Shaniqua Davis

Shaniqua Davis

Have the recent warmer days given you the itch for spring gardening?

As much as I’ve enjoyed these recent days of mild temperatures and sunshine, I know that we are just over two months away from our expected last average frost.

Yet if you want to get started on gardening this spring, you can start with some vegetables now in the middle of January by sowing seeds indoors. For those who want a jump on garden transplants such as tomatoes, peppers and more, you can do so by growing your transplants from seed.

In fact, if you start now, you would be exactly at the eight-week head start that some of our vegetables need. Others that take less time can still be started and will give you early production before the hot summer arrives.

By starting plants early, you can get a huge advantage on almost any vegetable you can think of.

The investment can be very small. While it is possible to go a little wild on supplies, you should be able to get a few items to start hundreds of plants this year, next year and for years to come. And I guarantee that you can find everything you would need around your house and by visiting just a couple of local garden centers.

Consider the pros.

You’ll save money over time as seeds are cheaper than transplants.

You’ll get your vegetables earlier in the year. After that, your regularly planted garden seeds will provide the later, more typical harvests.

You can have a better variety of produce. No need to drive around looking for that particular pepper transplant; you can order an enormous number of varieties from seed.

You’ll have more control of germination in the garden rows. “Skips” from seeds in your rows could be eliminated as you transplant your starts after all danger of frost is over.

The proper time to sow seeds for transplants depends on when your specific plants can safely be moved into the garden. This period may range from two to three weeks to eight weeks before transplanting, depending on the speed of germination and rate of growth. Lettuce may only need two weeks of growth before moving into the garden as opposed to tomatoes, peppers and eggplant that should be kept up to eight weeks before transplanting.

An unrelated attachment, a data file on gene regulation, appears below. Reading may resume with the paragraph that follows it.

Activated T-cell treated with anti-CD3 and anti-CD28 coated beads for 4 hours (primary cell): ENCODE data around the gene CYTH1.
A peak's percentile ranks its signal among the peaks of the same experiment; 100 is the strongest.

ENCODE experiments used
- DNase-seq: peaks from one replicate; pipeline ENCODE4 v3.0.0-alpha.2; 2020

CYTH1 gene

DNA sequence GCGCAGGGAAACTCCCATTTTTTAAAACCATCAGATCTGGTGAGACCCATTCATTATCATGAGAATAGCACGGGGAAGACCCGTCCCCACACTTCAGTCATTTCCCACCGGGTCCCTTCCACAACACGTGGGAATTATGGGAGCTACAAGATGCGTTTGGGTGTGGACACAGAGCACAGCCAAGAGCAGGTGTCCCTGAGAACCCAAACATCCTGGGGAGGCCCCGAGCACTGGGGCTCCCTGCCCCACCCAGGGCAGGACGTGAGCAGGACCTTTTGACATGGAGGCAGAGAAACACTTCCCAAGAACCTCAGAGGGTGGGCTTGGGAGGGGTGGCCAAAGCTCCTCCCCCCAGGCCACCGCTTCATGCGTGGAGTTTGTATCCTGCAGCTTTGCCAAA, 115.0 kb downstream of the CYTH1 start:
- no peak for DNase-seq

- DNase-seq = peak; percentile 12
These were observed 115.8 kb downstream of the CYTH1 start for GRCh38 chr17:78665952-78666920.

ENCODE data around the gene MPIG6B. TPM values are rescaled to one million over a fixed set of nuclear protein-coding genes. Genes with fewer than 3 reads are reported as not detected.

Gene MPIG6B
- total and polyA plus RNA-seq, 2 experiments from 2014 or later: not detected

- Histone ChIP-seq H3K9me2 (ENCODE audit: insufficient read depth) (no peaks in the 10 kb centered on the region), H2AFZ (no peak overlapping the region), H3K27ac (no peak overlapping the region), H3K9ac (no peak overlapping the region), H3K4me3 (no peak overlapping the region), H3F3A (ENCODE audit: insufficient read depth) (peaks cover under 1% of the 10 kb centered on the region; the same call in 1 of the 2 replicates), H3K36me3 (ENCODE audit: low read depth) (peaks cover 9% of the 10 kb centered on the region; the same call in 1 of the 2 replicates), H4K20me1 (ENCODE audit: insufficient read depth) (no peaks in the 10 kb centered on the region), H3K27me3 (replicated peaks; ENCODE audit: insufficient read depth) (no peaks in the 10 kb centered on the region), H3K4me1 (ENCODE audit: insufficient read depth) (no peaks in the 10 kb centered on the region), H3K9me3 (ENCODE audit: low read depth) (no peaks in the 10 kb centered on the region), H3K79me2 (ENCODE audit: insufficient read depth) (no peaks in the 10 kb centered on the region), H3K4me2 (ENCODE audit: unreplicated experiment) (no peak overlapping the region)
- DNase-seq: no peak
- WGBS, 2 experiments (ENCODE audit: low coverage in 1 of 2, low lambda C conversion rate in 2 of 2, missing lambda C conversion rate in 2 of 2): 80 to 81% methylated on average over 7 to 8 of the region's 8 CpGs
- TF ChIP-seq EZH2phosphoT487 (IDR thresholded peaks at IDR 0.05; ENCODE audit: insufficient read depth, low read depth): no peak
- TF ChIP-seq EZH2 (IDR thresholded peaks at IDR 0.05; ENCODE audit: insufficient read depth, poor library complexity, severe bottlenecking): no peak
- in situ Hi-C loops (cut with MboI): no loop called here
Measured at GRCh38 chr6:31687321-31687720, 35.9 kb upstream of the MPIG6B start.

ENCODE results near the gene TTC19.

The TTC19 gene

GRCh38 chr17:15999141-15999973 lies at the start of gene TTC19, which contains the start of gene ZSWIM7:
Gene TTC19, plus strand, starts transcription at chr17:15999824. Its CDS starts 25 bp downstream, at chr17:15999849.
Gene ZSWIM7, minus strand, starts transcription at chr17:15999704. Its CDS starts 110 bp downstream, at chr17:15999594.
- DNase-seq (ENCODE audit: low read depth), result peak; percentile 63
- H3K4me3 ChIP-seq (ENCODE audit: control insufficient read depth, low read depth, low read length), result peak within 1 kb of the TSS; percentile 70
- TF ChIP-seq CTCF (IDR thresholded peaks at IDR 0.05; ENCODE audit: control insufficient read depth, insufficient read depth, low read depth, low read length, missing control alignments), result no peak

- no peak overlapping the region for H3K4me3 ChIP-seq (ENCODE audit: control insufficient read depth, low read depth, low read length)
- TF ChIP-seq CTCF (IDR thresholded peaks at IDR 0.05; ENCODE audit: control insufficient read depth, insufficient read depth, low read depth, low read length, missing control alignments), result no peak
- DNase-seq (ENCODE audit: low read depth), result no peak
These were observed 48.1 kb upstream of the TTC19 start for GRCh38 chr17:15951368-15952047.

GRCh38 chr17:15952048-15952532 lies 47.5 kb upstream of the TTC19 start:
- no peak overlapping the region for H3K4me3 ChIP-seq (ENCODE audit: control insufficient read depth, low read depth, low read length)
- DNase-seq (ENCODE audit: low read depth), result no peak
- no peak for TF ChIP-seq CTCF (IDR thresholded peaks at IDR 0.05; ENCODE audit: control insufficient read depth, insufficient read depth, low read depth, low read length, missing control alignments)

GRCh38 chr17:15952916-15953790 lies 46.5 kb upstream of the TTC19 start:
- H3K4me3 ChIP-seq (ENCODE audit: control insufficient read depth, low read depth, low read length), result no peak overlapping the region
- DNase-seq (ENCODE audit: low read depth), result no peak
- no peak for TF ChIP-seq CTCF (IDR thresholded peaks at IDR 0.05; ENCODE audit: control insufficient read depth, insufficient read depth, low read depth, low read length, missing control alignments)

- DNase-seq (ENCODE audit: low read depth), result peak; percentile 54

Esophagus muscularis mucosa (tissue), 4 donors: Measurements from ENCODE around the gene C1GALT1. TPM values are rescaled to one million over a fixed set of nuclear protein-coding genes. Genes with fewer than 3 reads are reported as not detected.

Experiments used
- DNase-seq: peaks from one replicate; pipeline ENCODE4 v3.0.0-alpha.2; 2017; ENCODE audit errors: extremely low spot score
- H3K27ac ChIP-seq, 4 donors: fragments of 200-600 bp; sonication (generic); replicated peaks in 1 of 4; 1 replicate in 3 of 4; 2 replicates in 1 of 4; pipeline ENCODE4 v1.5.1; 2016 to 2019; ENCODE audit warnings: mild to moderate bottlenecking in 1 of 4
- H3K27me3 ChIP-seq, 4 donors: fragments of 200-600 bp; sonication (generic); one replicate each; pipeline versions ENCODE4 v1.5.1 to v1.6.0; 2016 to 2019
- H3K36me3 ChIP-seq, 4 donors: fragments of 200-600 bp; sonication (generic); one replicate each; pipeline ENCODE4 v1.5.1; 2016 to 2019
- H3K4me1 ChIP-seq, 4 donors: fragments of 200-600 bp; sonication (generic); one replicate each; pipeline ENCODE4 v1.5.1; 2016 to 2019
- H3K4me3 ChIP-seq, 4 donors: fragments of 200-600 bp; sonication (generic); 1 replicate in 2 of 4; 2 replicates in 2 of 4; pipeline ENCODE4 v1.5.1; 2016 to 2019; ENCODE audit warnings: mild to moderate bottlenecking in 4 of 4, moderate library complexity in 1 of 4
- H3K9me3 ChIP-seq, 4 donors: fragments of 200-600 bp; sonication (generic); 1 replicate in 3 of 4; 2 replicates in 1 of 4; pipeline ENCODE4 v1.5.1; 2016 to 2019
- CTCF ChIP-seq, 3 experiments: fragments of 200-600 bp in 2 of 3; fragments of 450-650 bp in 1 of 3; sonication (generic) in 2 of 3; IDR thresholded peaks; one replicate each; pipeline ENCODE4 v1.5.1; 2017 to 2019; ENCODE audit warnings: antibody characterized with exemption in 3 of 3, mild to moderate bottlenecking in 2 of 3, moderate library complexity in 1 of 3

One common mistake is to sow seeds too early and then try to hold the seedlings back under poor light or improper temperature ranges.

Plants held for too long inside can be thin stemmed and spindly. Typically, you should plant tomatoes about six to seven weeks before you expect to plant them into your garden. Done right, you should have stocky tomato transplants that are just right for the garden. If you think they are too tall, remember that you can lay them over in a trench with the vegetative ends turned up above the soil.

In other news, if you have a graduating high school senior, we have a scholarship opportunity waiting for you through the Gregg County Master Gardener Association. Applicants must be focusing on agriculture, horticulture or forestry majors. For more information, contact the Extension Office at (903) 236-8429.

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— Shaniqua Davis is the Extension agent for agriculture and natural resources for Gregg County. Email: Shaniqua.Davis@ag.tamu.edu .